This killer rig is like a slightly more niche version of the classic ‘Les Paul and Marshall’ marriage. SGs tend to have a tiny bit more snark in their sound (and a little less low end), so coupling one with the indecently good-sounding Orange Rockerverb will deliver some earth-shattering results. I’m thinking of doom metal and sort of post-Sabbath bands (you know what I mean, there’s a whole universe of Iommi worshipping rockers out there), where things like speed play second fiddle to texture and sheer size of sound.
Bands like Clutch use this rig to great effect too, but it’s when the tuning drops below C standard that things start really happening here!
10. Gretsch Hollowbody and Tone King Imperial
Retro-vibe does not get any suaver than this stunning pair! It’s not all about looks though - as extraordinary as they are - but the sound and feel, which is a very specific and rewarding experience. It's not unlike what I mentioned about the Rickenbakcer and Vox pairing, actually: though the guitars are distinctly different, both promote a style of playing that veers away from flashy playing to focus on tone, timing and taste, really.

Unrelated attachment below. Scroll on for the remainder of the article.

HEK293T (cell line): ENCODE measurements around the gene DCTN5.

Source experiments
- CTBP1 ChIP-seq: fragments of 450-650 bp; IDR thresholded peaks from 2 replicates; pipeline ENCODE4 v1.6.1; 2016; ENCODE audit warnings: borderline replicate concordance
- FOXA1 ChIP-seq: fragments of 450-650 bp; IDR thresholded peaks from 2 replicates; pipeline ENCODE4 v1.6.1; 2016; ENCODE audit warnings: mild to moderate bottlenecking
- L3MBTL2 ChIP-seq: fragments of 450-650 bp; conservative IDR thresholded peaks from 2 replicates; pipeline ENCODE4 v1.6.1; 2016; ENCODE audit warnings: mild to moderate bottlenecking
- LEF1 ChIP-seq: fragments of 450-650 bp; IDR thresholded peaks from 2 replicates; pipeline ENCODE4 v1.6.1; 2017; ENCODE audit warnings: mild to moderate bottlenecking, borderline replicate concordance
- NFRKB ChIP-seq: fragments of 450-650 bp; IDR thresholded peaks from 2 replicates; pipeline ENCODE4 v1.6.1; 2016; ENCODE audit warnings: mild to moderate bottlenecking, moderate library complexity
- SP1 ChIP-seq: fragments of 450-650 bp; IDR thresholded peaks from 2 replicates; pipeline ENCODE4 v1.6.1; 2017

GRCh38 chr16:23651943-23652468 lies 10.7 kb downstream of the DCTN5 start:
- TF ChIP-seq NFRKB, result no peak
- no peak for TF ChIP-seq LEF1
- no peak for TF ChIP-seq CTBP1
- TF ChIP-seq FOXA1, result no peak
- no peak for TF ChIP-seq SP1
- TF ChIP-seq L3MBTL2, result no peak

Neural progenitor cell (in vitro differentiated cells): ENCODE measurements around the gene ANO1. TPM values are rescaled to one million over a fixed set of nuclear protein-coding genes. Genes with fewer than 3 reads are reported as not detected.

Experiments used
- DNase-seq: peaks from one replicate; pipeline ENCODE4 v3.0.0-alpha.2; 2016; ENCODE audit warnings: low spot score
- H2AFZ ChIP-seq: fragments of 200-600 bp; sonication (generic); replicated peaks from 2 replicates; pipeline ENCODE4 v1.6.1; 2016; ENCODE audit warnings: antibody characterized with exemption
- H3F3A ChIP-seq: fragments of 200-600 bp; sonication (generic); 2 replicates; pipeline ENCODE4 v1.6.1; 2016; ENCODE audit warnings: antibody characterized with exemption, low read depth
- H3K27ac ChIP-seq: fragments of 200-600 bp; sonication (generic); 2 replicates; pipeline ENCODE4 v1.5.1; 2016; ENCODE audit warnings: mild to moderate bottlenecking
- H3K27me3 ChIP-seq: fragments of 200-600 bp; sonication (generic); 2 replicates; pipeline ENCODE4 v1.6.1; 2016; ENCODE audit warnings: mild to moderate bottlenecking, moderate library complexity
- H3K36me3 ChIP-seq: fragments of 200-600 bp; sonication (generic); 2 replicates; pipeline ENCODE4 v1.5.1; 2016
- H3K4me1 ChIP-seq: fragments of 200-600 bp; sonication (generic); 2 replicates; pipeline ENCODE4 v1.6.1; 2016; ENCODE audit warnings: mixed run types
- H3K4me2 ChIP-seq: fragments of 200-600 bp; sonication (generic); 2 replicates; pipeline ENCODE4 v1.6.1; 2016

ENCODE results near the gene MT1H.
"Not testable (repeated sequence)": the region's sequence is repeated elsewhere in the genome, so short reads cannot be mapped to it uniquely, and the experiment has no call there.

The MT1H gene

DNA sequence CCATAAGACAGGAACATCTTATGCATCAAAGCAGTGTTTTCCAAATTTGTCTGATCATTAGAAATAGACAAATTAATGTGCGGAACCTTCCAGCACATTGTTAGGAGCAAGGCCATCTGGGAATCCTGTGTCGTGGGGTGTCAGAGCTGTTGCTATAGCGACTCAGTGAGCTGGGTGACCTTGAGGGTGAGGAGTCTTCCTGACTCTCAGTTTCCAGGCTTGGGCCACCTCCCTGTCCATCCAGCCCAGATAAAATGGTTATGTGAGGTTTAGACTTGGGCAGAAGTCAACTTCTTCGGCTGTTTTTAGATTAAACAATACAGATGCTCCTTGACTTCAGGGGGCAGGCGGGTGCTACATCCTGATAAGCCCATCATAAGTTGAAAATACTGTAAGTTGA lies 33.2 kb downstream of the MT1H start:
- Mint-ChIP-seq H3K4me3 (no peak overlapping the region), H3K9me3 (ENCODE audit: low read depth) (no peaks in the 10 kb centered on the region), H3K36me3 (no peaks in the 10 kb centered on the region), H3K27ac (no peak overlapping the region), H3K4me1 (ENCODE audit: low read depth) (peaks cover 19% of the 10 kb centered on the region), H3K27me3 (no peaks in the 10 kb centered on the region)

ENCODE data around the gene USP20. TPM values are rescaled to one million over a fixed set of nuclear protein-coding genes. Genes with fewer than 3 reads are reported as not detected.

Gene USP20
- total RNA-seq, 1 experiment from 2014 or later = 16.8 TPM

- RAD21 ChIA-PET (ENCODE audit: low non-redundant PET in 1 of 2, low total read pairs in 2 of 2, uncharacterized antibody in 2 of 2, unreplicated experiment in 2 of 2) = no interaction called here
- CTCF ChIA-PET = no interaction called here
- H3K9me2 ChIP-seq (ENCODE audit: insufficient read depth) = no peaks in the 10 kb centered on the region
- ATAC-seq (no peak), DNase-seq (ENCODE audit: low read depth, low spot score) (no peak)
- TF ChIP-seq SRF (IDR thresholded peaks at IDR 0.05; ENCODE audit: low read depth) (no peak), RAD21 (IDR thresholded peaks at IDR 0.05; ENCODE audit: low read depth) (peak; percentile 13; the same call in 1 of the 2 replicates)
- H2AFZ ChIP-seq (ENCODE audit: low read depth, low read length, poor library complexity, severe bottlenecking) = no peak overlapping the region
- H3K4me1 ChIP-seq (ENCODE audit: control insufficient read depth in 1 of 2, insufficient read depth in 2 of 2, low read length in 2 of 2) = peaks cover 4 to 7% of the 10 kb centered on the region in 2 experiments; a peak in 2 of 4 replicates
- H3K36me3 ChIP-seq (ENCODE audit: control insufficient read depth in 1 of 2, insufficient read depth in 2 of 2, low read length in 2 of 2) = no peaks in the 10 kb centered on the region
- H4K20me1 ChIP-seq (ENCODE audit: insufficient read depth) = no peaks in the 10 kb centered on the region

The Tone King Imperial certainty takes its notes from the Vox sound, but there’s more on offer than just a clone, and many guitarists who find themselves split between Vox and Fender amps may just find their happy place with a Tone King amp amp.
Wear the Gretsch as low as possible on your strap, obviously. Don’t buy all this cool stuff and then ruin it right at the end!
It’s All About the Balance
Great tone is all about balance. Simply having a nice guitar and a nice amp isn’t quite enough: for example, there’s nobody saying you can’t plug a 7-string Solar guitar into a Fender Twin, but are you really getting the best from either ingredient there?
Matching up electric guitars with amps is excellent fun, and goes to show just how significant the amplifier is in any tone equation. Underestimate that at your peril! I hope these combinations have sparked some ideas for your own setup, and if there are some that you haven’t tried out before, well, what are you waiting for? Dig in! You never know what greatness you might stumble on. Enjoy!